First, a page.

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Also, if-let, if-some , depending on what you need.


if-some looks neat. when would one use it instead of if-let ?


@sova if-let treats both false and nil as negative conditions. if-some only treats nil as a negative condition.


So if you have an expression that can yield truthy, false, or nil, where the first two are useful values and the third means “no result”, then you want if-some rather than if-let:

dev=> (if-let [x false] x :nope)
dev=> (if-some [x false] x :nope)


Is there a way to list all namespaces in the REPL when using ClojureScript? The equivalent of all-ns in Clojure


There's, but that is only useful if you need that information in Clojure (and maybe self-hosted ClojureScript -- not sure). What are you trying to do?


Is there a cleaner and/or more idiomatic way to say this?

(filter #(and (= (:k1 %) (:k1 a-map))
              (= (:k2 %) (:k2 a-map))
              (= (:kn %) (:kn a-map))) coll-of-maps)
edit: generalized the example a bit for n keys


You could use select-keys and compare equality of resulting maps

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Or (clojure.set/join #{a-map} coll-of-maps), I suppose. 🙂

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But yeah, select-keys is probably the right answer here, unless you specifically want a set as a result.

Darin Douglass13:04:06 would work as well

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Hi I am working on project, It is a leiningen project and I am trying to using debugger on it after running project with `lein run` I installed calva on vscode and tried some steps to set up debugger, but I was out of luck I would be grateful if you tell me steps required to set up debugger 🙏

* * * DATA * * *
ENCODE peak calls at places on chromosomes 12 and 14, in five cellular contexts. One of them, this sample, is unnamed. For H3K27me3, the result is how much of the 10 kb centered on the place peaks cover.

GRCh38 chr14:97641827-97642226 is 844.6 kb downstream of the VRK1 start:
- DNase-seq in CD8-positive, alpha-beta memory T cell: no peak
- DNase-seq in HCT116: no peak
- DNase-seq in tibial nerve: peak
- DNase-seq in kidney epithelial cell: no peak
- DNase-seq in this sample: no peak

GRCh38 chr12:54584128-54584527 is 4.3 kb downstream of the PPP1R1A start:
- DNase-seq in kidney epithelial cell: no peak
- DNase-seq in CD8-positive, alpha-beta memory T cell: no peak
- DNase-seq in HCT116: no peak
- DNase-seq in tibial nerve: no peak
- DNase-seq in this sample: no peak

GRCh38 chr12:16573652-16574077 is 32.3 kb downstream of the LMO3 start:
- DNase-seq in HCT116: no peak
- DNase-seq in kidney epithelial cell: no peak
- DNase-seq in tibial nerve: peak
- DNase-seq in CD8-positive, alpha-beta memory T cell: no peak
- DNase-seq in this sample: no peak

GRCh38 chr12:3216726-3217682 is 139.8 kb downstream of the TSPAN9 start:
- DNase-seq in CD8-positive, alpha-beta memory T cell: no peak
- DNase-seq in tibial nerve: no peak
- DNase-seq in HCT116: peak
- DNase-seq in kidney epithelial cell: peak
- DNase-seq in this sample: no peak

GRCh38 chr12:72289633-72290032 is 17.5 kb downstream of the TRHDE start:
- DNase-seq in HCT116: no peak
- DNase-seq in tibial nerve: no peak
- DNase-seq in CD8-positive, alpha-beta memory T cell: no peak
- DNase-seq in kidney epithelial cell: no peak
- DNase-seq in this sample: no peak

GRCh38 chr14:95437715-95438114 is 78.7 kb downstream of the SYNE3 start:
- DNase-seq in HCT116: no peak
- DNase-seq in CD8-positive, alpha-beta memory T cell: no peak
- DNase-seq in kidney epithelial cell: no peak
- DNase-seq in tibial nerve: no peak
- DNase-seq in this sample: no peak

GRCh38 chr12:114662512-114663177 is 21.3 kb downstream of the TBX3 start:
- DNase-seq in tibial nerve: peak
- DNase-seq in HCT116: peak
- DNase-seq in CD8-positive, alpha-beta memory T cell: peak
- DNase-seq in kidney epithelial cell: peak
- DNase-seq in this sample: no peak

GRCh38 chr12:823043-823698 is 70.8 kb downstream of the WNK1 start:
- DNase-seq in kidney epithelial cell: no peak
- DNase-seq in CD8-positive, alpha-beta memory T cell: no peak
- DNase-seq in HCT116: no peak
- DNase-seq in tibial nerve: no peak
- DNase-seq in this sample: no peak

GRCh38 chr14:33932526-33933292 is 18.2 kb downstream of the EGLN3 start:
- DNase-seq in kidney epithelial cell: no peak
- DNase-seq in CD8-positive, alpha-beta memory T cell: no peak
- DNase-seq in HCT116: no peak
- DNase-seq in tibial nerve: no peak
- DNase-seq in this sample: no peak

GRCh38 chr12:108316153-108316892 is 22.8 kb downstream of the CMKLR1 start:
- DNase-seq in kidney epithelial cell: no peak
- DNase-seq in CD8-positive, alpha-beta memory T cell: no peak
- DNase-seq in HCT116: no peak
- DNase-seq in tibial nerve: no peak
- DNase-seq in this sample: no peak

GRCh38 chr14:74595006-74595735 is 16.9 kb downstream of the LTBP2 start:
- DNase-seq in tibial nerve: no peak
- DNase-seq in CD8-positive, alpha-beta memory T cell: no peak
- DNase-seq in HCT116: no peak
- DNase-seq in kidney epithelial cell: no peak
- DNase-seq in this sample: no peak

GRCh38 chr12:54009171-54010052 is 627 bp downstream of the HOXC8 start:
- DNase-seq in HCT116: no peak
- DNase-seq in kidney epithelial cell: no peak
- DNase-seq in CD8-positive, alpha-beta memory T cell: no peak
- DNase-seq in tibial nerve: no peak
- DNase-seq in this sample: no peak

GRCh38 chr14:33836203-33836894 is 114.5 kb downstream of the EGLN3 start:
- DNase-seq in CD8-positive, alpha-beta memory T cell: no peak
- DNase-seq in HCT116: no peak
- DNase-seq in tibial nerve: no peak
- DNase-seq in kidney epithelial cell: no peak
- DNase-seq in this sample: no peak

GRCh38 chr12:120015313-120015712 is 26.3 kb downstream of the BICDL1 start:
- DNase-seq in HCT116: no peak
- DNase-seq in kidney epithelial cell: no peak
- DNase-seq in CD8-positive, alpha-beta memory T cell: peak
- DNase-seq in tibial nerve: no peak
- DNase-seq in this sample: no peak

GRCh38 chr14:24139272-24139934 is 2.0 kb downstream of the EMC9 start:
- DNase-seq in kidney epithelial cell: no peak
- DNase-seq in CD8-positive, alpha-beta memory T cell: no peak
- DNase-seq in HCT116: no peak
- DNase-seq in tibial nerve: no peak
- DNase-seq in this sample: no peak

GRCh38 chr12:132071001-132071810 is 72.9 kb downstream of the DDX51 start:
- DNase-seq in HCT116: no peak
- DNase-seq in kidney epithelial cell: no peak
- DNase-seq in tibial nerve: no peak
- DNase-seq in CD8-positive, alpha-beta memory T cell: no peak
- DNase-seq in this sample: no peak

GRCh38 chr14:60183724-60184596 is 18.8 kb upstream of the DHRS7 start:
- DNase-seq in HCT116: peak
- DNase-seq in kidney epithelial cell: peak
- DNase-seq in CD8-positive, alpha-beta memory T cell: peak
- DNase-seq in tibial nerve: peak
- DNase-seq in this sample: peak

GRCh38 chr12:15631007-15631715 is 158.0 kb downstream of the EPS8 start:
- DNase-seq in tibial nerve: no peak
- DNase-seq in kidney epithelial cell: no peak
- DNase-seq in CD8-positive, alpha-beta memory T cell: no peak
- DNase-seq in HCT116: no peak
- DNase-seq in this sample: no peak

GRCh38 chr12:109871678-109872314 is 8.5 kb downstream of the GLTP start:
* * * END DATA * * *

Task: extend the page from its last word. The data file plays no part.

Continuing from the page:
You will probably have better luck getting an answer over at #calva. Make sure you describe what being "out of luck" means specifically. Also, check out


Thanks, Yeah I checked it out, but ok I will describe in #calva

code komali14:04:43

I am using vscode+calva. So far no issues having fun hacking clojure, except for one really annoying thing. clj-kondo is drawing sqiggly lines across many useful macros and makes the entire code ugly. I tried configuring it but failed. I created a .clj-kondo folder in project root and added config.edn. The below is my simple attempt to exclude deftest

code komali14:04:29

{:linters {:unresolved-symbol {:exclude [clojure.test/deftest]}}}


@code.komali You should not have to do that, clj-kondo is aware of all built-in clojure macros. It's likely that something else is wrong.


Please lint your code on the command line with the clj-kondo command line tool to see if you get any unexpected errors.


If not, then it's a downstream tooling problem. Pasting a screenshot might also help. Come talk in #clj-kondo or #calva to discuss further problems.


I'm pretty sure i also get squiggle on deftest with cava. I assumed it just wasn't supported. Will check when i get home.

code komali14:04:51

Thanks @borkdude I'll try doing that. But, even if the command line linting worked. I am very happy with calva. Hope the calva creator(s) do something about this.


Of course. This is just a way of finding out where the problem is. It should be resolved.


It turned out it was related to :refer :all and the problem is now fixed